Diversity Education Resources on SharePoint

by Sarah Brennan, HEO Associate
Executive Associate to Provost and Title V Faculty Development

SharePoint URL:


Provost Mangino has envisioned a Diversity Education SharePoint site that is now accessible to all faculty and staff of the Hostos community. The purpose of the site is to provide professionally published resources and educational materials related to topics that address issues of diversity. The Presidential Election, for example, brought issues of immigration, gender equality, and racism to the forefront of the national dialogue. The New York Times released a three-part series of articles related to teaching the election to students. These links are archived on the Diversity Education SharePoint site. Also housed on the site – powered and collaboratively designed by the Office of Information Technology – are published articles related to racial tensions that are growing between communities and law enforcement. A faculty member from Montclair State University created a reading guide for her students when they started asking about police shootings during class. These are just a few resources available on the Diversity Education SharePoint site.

This site is being implemented because of its direct support of the mission of Hostos Community College. In Provost Mangino’s purpose statement for the site, she wrote:

“…A central tenet of our mission is dedicated to promoting social justice and upward socio-economic mobility through the pursuit of higher education. As such, as a campus we have a responsibility to provide a forum for our students to safely address some of the issues and rhetoric related to race and social-justice that have been part of the recent national dialogue.  While the Office of Academic Affairs is currently collaborating with other divisions on campus to coordinate a campus-wide effort to provide safe-spaces for dialogue, the classroom provides a rich opportunity to assist students with reflection and expression.”

Not only does conversation and education promote self-awareness and awareness of others, but it promotes our students role as leaders in their communities. Further, the Association of American Colleges and Universities (AAC&U) considers “Diversity and Global Education” to be high impact practices, aka HIPs or effective educational practice (Kuh, 2009, p.10). We must continue to face these challenging moments proactively and the site is designed to help the faculty and staff on campus to do so.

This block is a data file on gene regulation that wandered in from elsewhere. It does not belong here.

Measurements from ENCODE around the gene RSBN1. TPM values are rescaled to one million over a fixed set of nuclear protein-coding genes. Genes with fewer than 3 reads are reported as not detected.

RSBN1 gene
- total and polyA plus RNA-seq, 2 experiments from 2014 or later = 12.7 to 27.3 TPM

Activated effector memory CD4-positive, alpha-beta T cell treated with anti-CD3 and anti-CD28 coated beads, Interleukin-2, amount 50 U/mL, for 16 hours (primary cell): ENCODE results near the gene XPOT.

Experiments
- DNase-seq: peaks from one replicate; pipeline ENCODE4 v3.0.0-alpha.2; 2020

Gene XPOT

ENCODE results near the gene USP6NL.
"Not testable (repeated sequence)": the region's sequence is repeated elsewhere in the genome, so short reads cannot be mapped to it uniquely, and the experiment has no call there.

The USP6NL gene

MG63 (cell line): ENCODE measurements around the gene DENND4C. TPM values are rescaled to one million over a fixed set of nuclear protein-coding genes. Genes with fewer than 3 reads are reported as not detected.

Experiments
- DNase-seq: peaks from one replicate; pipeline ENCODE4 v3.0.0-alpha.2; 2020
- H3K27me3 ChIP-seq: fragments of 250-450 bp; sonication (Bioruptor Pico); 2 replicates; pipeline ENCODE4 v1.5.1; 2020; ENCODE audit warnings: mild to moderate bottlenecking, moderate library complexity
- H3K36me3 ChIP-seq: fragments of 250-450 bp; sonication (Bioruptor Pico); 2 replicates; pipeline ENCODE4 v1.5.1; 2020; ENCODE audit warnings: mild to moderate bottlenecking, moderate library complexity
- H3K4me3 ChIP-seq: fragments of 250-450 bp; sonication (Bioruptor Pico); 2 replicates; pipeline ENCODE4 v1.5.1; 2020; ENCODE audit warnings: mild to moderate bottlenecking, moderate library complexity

Accessing this site is easy. The URL for the SharePoint site is: “sharepoint.hostos.cuny.edu.” When you access the site, start the url with “sharepoint” instead of “www” and use Chrome instead of Explorer. When you enter the URL “sharepoint.hostos.cuny.edu” the page below should appear. Click on “continue.”


After clicking on “continue” you should be taken to a login page. Enter your Hostos credentials.


You will then enter the site and see the screenshot below.


Use the drop-down arrow on the “Cross Campus Collaboration” option and select Diversity Education. After you click on Diversity Education, you should see the screen that appears below.



This site houses pedagogical resources, links, and an events calendar. We are working on adding an archives section.


Please note that these resources are intended for the professional education of the faculty and staff of Hostos Community College. They are meant to support the preparedness and development of intellectual capacity and cultural competencies of the professionals within our community of practice. These resources can be used to inform our practice as tensions and difficult situations continue to arise in our communities and as we continue to face difficult conversations and teachable moments inside the halls of Hostos. The resources found on this site are not meant to be used alone or as sole sources of diversity education and use of these resources should be done thoughtfully and appropriately in the context of your professional work. If you would like to share the ways in which you have facilitated difficult conversations in your offices or classrooms, please contact the Office of Academic Affairs located in the A-building, room 136, or by phone at 718-518-6660.


Kuh, G. (2009). High impact educational practices: What they are, who has access to them, and why they matter. American Association of Colleges and Universities: Washington, D.C.

*Correction: An earlier version of this article misspelled tenet as tenant which has been corrected.


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